Titus and Atreus Titus and Atreus by Meridi Myers
Review copy provided by Meridi Myers

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PJVs Quickie POV:  Went into this book skeptical, because I haven’t been enjoying the fantasy books that I’ve been reading lately, in fact I’ve stopped the last two before 50 pages.  At page five of Titus and Atreus I was captivated.

Review:  There are two sister worlds. Typhon and Earth.  On both worlds lives the same person, or twin souls.  They look a like, they are born on the same day, they die the same day.  If one breaks his arm, the other does also at the same moment.  On Earth lives Titus, on Typhon, Atreus makes his home.  While Titus is only a normal boy, ending his high school career and dealing with the death of his parents, Artreus is a prince.  Atreus has also lost his parents and is reluctant to take up kingship…especially now that a prophecy has been told about him.  A prophecy that speaks of war and involves his twin soul.

Juno, Atreus’ trusted body guard, travels to Earth and brings Titus to his destiny, on another world.  A destiny that might lead to his death.

This book did not disappoint, it was face paced and the plot was well thought out and unique.  While a fantasy novel, it was not long winded and full of hard to pronounce names and bizarre humanoid creatures. There were angels, but that was about it when it came to the paranormal creatures. One of the best things about this book are the characters.  Atreus, Juno and Nightingale are excellently developed characters and enjoyable to read.  I would have said Titus, but sometimes his actions drove me a bit crazy because he seemed to lack a mind of his own or a spine, he was surrounded by all these strong-willed characters he was very much overshadowed.

The world Ms. Myers created was easily accepted.  Typhon, from what I could tell was based at about a Middle Ages technology level, but Myers didn’t dwell on descriptives or over inflated explanations of functions.  She recited what was occurring and left it to the reader to decipher the subtleties. I really liked this narrow writing style, sometimes when an author launches into broad descriptions that set the scene…I skim. Hats off to Myers for while she spun a fantastical tale of angels, twin souls and a sea battle of rival kingdoms, she wrote in a tone that made it believable.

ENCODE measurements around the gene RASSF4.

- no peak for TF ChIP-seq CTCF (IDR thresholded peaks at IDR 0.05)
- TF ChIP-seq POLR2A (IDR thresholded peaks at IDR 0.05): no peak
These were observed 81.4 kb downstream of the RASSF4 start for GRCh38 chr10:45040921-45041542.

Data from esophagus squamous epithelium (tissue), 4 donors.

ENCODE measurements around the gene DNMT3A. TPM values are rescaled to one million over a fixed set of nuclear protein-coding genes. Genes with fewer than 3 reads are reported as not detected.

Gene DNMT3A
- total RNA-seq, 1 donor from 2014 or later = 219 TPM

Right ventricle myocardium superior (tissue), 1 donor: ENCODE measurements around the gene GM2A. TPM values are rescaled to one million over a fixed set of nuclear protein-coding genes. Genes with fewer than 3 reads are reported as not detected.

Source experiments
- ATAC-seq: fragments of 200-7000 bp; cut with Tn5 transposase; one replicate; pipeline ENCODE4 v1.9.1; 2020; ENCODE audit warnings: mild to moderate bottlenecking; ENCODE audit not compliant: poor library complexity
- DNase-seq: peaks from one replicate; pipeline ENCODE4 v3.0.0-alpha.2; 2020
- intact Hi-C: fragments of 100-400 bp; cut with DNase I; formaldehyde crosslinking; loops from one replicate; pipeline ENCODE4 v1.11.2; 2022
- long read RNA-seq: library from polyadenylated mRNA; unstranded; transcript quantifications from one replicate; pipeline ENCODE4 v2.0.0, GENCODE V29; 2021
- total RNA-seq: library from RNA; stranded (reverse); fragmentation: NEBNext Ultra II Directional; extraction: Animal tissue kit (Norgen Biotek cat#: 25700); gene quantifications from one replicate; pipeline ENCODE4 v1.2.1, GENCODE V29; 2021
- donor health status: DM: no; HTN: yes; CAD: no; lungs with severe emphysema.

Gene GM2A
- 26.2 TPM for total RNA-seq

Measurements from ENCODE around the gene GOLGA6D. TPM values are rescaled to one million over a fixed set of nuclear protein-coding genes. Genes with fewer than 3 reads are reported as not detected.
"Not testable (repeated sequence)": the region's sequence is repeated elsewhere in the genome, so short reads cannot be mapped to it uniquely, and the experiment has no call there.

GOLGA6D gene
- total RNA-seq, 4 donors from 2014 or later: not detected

My only “problems” with the novel are mainly within character development, which like I said were very good, but I just have to mention some things. For one, I felt so sorry for Titus, he was so over-powered and bullied. He was confined to live in Atreus’ shadow, forced off his own world (not like he was doing a good job in his own life, though) to just become a carbon-copy of Atreus.  He only really stepped up to the plate at the end, and was that because of him, (don’t want to spoil here) or because he was becoming more like Atreus? Then there was Atreus, and for a strong-willed princling, he sure let those women bully him. I really didn’t feel that a real royal would allow his Seer to treat him as she did.  She bossed him around, and even struck him at some point. Was this showing his selflessness, or just that he would be one of those men that let women walk all over them???

Secondly, lets talk cover. As an illustrator and designer I usually don’t critique covers, because well I feel I would be too critical. I nitpik design like you wouldn’t believe, but only in my head (if I said it out loud I would blow my “I’m Not Really That Bitchy” cover). The only reason I want to discuss this cover is because of the reaction people had to it around me.  Now I like this cover, I like the illustrations, once I read it, I’ve grasped the symbolism.  But… on first glance, well what I have heard is that it looks like the boys might be lovers. A fellow reviewer questioned this, so did my husband and my mother-in-law. So I wouldn’t be writing this if it wasn’t a prevalent first impression. So…peeps don’t judge this book by it’s cover.  This is a good read, and there is no m/m involvement.

 Recommendations: Little violence, no sexuality or harsh language. Recommended for 13+, adults and teens. If you read and enjoyed books such as Eragon, Harry Potter, and Percy Jackson, you just might enjoy this one!

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